484 Incentives effective for smoking cessation

August 24, 2016

written by Brian R McAvoy.

Clinical Question
How effective are incentives and contingency management programmes in achieving long-term smoking cessation (>six months)?

Bottom Line
Incentives appear to boost cessation rates while they are in place. The two trials recruited from work sites that achieved sustained success rates beyond the reward schedule, concentrated their resources into substantial cash payments for abstinence. Deposit-refund trials can suffer from relatively low rates of uptake, but those who do sign up and contribute their own money may achieve higher quit rates than reward-only participants. Incentive schemes conducted among pregnant smokers improved the cessation rates, both at the end-of-pregnancy and at post-partum assessments.

Such an incentive approach may only be feasible where independently-funded smoking cessation programmes are already available, and within a relatively affluent and educated population.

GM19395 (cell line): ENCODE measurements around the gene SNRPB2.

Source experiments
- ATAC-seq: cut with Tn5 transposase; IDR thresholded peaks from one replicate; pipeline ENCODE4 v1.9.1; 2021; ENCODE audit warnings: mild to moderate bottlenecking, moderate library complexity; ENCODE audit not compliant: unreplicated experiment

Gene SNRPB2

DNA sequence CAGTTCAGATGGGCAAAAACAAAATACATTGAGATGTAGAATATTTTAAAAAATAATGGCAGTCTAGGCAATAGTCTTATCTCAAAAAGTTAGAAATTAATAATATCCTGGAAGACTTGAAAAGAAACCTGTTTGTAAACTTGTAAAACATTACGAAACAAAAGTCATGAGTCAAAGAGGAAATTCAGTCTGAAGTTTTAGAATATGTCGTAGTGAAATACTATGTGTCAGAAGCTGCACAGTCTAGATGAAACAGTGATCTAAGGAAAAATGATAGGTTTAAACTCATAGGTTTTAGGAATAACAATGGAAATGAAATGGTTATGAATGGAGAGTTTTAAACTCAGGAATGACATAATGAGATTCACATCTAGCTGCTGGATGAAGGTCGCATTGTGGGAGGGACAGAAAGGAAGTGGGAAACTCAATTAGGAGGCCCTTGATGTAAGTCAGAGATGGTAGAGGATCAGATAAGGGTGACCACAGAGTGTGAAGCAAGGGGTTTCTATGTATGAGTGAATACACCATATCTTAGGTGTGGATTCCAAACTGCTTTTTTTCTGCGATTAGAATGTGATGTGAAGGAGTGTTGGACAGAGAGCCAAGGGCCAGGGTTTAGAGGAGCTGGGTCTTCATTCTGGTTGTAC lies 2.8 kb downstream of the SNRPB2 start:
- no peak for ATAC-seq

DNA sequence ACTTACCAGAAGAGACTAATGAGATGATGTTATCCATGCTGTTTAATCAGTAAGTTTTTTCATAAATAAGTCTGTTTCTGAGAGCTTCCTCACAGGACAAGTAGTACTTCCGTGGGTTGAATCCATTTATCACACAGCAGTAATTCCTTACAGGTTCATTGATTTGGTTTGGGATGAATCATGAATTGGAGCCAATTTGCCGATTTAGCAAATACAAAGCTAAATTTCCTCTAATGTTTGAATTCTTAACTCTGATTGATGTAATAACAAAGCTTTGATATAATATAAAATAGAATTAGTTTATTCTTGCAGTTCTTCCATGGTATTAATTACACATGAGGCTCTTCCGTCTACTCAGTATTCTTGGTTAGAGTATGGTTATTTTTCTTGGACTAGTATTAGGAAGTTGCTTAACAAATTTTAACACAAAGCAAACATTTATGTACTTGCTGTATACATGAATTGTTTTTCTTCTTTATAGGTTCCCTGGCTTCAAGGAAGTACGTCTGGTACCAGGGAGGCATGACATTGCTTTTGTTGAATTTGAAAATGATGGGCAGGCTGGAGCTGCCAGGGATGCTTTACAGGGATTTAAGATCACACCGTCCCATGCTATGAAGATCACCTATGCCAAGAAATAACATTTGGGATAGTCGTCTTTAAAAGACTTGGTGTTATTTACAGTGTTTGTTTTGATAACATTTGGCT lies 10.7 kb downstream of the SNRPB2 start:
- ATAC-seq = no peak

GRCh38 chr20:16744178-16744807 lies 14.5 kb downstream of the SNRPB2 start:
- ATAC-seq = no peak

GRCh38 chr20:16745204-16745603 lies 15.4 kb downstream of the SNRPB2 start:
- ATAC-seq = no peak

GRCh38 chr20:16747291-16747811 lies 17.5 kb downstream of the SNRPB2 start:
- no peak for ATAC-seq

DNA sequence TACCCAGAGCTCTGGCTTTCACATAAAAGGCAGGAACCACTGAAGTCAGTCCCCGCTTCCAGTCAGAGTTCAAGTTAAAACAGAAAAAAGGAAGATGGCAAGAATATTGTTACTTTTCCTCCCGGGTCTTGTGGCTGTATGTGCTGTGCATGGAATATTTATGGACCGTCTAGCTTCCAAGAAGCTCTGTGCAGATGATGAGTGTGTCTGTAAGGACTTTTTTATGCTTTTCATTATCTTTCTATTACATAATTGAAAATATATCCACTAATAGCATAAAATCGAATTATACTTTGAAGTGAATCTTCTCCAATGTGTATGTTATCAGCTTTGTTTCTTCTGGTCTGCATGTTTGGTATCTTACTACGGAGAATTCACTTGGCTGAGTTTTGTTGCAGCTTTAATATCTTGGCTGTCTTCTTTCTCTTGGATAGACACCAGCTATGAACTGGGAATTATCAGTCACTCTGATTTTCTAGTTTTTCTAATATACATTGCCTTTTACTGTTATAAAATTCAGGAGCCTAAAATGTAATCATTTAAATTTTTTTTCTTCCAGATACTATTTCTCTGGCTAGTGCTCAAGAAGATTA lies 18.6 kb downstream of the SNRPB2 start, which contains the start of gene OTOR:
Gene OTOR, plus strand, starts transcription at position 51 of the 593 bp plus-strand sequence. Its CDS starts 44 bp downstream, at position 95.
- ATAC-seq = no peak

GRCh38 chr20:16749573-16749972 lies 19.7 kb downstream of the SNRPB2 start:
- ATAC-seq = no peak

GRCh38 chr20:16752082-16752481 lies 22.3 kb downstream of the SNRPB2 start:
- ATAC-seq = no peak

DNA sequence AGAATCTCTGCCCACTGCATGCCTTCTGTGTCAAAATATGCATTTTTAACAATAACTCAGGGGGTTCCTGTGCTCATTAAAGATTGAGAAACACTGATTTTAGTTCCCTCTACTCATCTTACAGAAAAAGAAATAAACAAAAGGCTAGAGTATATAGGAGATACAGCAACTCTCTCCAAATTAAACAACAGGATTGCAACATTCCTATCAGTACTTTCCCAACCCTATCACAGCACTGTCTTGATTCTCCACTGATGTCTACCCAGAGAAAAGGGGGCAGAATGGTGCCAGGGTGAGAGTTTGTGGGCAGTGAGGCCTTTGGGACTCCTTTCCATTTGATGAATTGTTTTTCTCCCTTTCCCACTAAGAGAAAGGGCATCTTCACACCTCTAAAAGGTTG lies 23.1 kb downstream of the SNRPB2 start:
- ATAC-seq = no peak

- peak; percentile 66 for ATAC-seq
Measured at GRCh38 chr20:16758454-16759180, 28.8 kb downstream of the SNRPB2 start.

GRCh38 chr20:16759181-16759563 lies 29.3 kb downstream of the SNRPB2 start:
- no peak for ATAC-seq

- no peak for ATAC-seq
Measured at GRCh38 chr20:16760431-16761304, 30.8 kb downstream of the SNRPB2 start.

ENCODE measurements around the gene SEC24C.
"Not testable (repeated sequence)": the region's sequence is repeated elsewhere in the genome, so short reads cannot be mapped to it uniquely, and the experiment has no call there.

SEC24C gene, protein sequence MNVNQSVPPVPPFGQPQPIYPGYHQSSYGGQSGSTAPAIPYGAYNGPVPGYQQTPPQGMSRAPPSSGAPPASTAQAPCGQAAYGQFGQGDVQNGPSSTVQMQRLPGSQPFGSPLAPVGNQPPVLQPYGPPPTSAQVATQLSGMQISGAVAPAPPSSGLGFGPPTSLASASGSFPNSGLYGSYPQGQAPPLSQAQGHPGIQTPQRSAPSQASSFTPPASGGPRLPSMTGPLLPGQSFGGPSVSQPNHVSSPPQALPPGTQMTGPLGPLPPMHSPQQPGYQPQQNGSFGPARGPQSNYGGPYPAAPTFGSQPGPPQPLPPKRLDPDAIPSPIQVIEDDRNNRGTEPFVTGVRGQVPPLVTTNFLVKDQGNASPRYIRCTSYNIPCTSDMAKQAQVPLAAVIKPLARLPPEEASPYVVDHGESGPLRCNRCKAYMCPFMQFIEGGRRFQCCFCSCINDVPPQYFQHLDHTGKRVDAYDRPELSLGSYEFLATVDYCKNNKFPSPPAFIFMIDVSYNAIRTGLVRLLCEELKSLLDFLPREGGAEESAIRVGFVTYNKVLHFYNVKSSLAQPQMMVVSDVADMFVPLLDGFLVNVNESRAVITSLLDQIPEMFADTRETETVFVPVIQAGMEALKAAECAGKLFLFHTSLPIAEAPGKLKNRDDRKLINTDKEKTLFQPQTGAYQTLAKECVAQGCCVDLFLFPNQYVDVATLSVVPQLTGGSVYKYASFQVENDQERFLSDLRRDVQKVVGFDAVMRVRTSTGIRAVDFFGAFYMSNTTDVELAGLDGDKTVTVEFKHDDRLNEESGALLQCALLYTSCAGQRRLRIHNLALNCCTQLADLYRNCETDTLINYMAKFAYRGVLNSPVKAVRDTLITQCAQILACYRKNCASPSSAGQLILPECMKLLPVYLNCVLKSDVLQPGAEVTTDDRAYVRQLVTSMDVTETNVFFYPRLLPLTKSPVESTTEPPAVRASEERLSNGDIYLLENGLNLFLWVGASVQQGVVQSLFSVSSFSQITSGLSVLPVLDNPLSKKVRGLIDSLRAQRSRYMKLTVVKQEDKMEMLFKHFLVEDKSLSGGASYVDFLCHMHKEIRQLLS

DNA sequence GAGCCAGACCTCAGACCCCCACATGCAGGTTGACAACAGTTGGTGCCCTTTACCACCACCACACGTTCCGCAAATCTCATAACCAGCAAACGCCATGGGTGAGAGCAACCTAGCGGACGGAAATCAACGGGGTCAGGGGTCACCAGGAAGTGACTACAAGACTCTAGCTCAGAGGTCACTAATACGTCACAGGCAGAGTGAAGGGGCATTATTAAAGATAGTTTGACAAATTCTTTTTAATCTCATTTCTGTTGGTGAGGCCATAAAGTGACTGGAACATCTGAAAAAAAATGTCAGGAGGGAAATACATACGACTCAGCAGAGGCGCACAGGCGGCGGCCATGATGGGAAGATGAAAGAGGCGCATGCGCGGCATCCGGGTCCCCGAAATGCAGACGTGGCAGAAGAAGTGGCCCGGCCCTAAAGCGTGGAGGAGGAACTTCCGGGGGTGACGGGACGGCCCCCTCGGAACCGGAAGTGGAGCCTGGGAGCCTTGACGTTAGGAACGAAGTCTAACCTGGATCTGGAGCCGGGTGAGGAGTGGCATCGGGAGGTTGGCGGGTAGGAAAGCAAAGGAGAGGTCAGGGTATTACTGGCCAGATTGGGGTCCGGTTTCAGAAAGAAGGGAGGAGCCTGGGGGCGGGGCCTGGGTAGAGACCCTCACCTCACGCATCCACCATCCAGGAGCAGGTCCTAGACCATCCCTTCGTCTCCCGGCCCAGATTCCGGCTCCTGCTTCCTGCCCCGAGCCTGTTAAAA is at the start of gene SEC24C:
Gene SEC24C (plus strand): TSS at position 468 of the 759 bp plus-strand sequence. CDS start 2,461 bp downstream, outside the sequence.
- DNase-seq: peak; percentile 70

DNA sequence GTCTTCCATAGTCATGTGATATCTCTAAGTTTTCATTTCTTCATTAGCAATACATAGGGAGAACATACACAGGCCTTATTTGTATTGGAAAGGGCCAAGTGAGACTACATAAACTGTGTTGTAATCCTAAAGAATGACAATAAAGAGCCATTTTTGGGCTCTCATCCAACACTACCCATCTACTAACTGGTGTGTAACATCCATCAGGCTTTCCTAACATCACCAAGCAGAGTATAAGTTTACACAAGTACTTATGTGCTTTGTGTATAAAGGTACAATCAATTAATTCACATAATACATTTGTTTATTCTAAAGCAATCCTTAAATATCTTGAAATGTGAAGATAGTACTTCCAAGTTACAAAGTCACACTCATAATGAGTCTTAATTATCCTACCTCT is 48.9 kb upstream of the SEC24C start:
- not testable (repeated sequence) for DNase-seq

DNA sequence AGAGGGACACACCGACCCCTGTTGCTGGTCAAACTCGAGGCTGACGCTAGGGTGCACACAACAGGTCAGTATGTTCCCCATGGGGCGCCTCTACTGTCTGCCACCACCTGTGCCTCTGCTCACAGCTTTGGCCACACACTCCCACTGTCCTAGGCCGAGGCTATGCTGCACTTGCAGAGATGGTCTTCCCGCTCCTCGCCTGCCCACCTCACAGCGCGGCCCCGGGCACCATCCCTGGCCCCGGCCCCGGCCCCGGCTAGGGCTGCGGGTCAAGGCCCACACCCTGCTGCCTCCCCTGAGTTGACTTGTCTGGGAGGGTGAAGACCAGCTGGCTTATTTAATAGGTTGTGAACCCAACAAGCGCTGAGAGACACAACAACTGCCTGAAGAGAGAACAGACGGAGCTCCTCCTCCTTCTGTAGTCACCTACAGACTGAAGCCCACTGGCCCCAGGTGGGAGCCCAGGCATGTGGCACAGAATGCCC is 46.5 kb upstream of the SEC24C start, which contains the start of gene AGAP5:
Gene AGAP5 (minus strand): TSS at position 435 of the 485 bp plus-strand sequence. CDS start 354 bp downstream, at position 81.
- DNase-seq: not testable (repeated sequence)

Material or financial incentives are widely used in an attempt to precipitate or reinforce behaviour change, including smoking cessation. They operate in workplaces, in clinics and hospitals, and to a lesser extent within community programmes.

Cochrane Systematic Review

Cahill K et al. Incentives for smoking cessation. Cochrane Reviews, 2015, Issue 5. Art. No.: CD004307.DOI: 10.1002/14651858. CD004307.pub5. This review contains 21 studies involving more than 8,400 participants.

Pearls are an independent product of the Cochrane primary care group and are meant for educational use and not to guide clinical care.